I had a break this morning and was poking around some of my favourite blogs to see what was what and caught Barry Ritholz's post Celebrating Incompetent Insider Stock Buys over at his excellent blog The Big Picture. I had just posted on my blog regarding insider buying in the banks and Barry had done similar. Besides his post being head and shoulders above mine, Barry's opening line is a classic where he says;
"The investor capacity to lie to themselves is truly an awesome thing to witness."
I wish I had said it myself Barry. I urge you to check out his blog, The Big Picture, as it is full of wit, candor and insight.
Pom Pom TV (CNBC) has now had on 2 guests this morning, one an analyst/fund manager named Anton Schutz and the other the head of Stifel Nicholas brokerage. Both were promoting the bank shares to viewers. The comments emanating from their mouths was beyond laughable and in fact was downright frightening.
Schultz called bank share prices like Citi and Bank America call options or leaps. For the uninitiated call options and leaps are very cheap ways to give the buyer the right but not the obligation to buy shares in the future at a set price. One pays a faction of the price to lock in that right. Okay. Now lets forget the fact that Mr. Schutz is up to his eyeballs long financials just for a moment and focus on his statements.
That is that bank shares are a low priced call option. I remember hearing similar chatter on Fast Money from the panelists regarding Washington Mutual among others. My question here is when will we learn. When will we learn that just because a share price looks cheap, the absolute number like say $3 on Cit for example, does not necessarily make it so.
The Stifel Nicholas representative stated that bank stocks can only go to zero. Now he is absolutely correct but I would humbly counsel that with Citi hovering around $3/share, a move to zero would represent a 100% loss for long stock holders, or gain for a short sellers if you're inclined. Now this return is much, much more than the paltry 36% gain I made shorting Citi last year just north of $44 and covering just south of $29.
The point here is don't be fooled by shills and charlatans claiming that something is cheap just because it is basically a single digit stock and they own it! Remember Jesse Livermore's admonition that the average boob measure his bargains by how many points off the top it has sold. Using this logic C is a screaming bargain !! Not!!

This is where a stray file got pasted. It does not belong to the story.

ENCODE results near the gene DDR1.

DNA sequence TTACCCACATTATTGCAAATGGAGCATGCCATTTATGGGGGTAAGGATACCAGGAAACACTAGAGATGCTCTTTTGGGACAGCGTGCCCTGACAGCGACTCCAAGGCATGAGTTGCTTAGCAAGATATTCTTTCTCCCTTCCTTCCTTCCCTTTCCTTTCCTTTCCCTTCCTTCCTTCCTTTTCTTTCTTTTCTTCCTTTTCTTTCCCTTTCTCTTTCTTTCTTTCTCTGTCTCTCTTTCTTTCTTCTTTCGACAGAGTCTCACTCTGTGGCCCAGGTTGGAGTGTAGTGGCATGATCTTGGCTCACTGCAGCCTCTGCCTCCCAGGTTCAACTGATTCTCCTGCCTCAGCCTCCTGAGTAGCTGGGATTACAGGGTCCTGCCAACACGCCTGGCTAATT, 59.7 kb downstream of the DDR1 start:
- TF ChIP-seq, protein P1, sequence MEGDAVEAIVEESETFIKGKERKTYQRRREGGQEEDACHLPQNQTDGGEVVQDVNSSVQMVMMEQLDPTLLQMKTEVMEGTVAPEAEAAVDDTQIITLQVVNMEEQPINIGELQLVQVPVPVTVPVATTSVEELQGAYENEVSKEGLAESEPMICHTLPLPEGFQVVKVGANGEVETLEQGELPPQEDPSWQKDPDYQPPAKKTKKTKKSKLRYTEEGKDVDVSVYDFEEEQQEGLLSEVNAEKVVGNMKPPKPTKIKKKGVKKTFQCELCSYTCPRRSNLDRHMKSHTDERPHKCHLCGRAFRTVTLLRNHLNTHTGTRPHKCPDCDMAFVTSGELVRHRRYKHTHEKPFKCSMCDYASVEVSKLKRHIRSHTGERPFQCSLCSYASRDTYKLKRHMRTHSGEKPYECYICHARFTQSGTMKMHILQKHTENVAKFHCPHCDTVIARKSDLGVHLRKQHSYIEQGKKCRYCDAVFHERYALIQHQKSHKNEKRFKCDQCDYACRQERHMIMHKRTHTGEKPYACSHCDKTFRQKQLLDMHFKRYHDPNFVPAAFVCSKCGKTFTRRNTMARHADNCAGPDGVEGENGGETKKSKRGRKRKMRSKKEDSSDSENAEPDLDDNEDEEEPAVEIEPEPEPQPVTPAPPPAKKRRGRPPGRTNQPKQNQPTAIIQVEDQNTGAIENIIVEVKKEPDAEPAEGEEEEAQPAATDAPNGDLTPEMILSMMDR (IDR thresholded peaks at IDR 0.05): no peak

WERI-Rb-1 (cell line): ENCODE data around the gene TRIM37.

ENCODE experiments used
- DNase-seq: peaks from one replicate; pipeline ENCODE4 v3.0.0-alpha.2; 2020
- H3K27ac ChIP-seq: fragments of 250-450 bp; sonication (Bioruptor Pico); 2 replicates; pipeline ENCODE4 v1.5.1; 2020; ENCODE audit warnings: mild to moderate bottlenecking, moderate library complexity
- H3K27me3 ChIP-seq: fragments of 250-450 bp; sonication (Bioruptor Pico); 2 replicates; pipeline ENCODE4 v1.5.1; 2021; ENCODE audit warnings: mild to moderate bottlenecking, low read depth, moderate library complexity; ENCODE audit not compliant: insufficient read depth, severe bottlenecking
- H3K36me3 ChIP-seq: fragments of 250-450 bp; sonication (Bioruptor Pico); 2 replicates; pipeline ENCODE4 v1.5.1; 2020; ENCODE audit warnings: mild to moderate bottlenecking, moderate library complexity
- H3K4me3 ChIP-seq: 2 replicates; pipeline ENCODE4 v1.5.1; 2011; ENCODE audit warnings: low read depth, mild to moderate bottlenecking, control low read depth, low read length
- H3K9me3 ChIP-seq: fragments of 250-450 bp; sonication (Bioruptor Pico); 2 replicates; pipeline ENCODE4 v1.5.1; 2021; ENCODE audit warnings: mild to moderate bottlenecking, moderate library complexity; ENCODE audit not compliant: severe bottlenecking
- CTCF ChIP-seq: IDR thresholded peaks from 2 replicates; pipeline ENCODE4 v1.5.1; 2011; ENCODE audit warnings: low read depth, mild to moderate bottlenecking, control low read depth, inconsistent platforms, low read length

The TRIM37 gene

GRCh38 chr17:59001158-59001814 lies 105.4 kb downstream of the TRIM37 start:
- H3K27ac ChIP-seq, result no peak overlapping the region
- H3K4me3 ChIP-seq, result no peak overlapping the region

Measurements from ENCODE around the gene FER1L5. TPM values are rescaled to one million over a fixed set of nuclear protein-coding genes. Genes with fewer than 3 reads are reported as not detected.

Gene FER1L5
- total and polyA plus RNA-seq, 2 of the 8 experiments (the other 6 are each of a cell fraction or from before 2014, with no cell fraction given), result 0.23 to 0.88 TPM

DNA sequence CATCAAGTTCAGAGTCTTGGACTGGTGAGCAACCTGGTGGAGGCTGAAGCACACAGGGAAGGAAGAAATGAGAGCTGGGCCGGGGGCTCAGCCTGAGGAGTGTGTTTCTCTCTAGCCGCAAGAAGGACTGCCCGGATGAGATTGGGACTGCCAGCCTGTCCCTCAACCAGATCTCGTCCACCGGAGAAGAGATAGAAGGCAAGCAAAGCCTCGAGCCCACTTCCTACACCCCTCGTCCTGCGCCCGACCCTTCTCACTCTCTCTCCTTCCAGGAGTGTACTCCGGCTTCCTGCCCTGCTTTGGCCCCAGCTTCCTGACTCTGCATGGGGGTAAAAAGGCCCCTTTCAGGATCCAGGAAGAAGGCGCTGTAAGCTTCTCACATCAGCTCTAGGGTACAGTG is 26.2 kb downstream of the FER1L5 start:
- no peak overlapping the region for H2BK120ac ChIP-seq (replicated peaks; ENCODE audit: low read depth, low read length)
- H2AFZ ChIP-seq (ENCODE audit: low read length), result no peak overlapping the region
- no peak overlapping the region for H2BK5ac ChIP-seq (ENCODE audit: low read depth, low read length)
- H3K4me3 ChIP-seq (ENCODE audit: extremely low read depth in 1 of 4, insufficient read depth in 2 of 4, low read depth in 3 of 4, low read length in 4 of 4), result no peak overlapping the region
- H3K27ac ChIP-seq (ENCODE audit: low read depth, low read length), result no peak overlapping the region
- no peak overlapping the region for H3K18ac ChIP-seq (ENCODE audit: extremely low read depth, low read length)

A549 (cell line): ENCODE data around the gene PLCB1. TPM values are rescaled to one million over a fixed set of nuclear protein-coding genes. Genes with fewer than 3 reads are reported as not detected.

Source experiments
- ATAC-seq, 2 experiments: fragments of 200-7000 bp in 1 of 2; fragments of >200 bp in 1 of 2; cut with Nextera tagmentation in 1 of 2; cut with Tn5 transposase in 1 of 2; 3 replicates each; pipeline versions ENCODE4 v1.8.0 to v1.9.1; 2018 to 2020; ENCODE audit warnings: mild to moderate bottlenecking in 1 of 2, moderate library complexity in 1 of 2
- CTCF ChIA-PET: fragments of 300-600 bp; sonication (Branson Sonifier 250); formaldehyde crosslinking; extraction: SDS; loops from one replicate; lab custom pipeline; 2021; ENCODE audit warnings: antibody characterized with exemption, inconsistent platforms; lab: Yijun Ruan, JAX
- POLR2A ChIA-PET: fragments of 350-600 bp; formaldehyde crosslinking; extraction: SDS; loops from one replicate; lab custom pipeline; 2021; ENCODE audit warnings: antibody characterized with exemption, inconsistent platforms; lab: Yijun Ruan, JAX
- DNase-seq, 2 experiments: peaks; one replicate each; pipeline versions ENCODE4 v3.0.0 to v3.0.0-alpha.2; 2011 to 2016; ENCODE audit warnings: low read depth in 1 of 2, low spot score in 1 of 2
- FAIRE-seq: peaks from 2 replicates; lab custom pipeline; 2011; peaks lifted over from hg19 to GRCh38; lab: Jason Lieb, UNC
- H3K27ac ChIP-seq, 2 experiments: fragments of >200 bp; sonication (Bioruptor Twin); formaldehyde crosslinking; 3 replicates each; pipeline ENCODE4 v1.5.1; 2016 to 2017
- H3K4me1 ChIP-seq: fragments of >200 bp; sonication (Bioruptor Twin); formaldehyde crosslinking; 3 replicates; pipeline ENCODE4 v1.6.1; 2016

The pundit discussion then went on to the issue of the banks Tier 1 capital and other capital measures (tangible) and the fact they are better than the market gives credit for. Anyone who claims he can tell what the financials capital positions are is lying to you plain and simple. The banks refuse to fess up, refuse to bring back onto the books all the off balance sheet, Enronesque shenanigans. The kicker in the capital conversation was the comment, I believe from Mr. Schutz, that the banks have written down assets that is not permanent and can come back an be worth a lot more. (hope and prayer strategy)
In contrast to these gurus, I would counsel that the banks are insolvent. That the vast majority of assets on and OFF their balance sheets are overvalued and carried at fantasy marks. But that matters not a whit as long as one can hold onto the dream. The dream similar to one that many, many tech investors who held Nortel, INTC, CSCO (post bubble) alongside many others like them continued to drink this Wall St. Kool-Aid of long dated call option can only go to zero baloney. Unfortunately Nortel's recent bankruptcy put the kibosh on its recovery.
Again to quote Barry Ritholz, "the investor capacity to lie to themselves is truly an awesome thing to witness." Investors are not the only ones so let's add Wall St. and Washington to investors as well to make the quote complete.
Good speculating to you all and never forget that "an investor is a speculator who made a mistake and will not admit it".
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